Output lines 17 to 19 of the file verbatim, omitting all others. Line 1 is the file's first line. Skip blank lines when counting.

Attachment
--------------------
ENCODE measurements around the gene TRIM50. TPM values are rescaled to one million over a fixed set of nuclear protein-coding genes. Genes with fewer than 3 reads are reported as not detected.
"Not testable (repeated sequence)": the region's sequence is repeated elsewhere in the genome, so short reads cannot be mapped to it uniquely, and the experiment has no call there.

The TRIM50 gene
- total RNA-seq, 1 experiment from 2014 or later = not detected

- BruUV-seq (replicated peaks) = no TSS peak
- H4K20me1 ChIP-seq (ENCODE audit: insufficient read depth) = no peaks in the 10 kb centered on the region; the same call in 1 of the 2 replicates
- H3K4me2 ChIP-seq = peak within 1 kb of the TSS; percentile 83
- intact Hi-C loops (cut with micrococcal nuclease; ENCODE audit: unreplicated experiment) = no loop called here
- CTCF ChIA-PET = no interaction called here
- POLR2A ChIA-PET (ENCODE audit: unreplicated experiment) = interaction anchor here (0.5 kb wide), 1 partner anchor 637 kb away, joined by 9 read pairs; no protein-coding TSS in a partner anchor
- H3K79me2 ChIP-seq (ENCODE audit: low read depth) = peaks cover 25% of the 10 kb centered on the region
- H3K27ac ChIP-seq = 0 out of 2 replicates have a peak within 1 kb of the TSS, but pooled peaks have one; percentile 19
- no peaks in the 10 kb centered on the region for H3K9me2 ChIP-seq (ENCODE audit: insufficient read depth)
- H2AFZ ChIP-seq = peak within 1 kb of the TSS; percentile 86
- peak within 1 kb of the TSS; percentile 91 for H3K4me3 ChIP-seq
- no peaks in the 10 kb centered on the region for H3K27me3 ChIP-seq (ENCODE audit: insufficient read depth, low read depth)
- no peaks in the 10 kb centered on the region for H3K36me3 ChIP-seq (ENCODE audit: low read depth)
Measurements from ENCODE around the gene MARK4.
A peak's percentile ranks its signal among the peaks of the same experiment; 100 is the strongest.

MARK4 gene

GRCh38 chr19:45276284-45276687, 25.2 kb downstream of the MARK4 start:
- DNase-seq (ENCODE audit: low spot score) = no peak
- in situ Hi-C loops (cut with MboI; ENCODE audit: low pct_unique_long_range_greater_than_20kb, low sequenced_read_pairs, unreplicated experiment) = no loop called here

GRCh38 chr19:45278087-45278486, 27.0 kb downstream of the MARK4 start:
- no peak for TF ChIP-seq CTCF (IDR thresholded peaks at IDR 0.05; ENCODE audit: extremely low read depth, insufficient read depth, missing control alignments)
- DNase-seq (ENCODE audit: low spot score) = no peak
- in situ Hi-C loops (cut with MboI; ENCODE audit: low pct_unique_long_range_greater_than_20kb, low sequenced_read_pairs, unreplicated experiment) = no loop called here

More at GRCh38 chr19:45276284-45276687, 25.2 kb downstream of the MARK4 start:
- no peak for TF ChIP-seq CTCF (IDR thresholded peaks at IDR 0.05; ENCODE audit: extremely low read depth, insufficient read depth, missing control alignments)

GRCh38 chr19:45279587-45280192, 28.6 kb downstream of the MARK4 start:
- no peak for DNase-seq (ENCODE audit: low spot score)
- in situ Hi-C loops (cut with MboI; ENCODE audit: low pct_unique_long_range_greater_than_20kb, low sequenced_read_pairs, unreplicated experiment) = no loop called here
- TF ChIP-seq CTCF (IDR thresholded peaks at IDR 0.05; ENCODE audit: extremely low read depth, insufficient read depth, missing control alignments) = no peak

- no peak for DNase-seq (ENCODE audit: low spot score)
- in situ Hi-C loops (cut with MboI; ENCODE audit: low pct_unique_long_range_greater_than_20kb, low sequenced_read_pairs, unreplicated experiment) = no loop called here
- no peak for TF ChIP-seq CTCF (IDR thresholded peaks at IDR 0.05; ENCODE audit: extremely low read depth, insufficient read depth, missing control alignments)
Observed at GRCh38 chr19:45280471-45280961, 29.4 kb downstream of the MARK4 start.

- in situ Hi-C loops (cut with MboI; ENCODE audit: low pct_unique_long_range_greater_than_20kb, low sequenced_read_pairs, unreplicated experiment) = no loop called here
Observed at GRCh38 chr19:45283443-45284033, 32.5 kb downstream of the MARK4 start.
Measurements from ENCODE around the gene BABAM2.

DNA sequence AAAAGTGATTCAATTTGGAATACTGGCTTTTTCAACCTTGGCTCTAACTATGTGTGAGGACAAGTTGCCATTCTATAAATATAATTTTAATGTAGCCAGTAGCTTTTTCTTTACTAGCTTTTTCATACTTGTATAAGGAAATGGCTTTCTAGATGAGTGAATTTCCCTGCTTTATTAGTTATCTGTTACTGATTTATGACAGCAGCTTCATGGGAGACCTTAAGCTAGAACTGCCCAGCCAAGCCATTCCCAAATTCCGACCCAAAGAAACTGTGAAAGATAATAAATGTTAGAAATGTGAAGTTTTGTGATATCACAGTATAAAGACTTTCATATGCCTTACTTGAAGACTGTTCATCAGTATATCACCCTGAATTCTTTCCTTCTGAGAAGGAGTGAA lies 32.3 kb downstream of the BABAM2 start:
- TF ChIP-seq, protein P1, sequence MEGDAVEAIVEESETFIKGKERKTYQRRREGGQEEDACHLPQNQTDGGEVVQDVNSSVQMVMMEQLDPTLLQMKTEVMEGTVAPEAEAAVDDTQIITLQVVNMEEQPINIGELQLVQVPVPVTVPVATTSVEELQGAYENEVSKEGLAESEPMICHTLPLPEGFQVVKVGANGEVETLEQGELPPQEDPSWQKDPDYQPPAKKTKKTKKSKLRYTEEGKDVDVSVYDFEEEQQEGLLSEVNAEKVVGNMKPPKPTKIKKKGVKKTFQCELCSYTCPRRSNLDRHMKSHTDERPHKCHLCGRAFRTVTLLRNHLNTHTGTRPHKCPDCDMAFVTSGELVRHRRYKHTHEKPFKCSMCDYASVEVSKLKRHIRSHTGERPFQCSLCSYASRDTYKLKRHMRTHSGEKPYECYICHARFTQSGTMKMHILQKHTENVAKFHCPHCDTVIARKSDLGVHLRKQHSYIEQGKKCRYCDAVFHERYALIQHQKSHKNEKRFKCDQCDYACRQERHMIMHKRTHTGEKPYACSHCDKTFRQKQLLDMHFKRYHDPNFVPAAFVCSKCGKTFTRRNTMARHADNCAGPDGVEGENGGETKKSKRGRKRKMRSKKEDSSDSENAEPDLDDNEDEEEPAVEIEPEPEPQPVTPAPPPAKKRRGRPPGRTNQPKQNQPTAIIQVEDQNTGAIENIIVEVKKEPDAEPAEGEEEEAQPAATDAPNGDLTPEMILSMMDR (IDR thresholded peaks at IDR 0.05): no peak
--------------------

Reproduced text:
- no peaks in the 10 kb centered on the region for H3K36me3 ChIP-seq (ENCODE audit: low read depth)
Measurements from ENCODE around the gene MARK4.
A peak's percentile ranks its signal among the peaks of the same experiment; 100 is the strongest.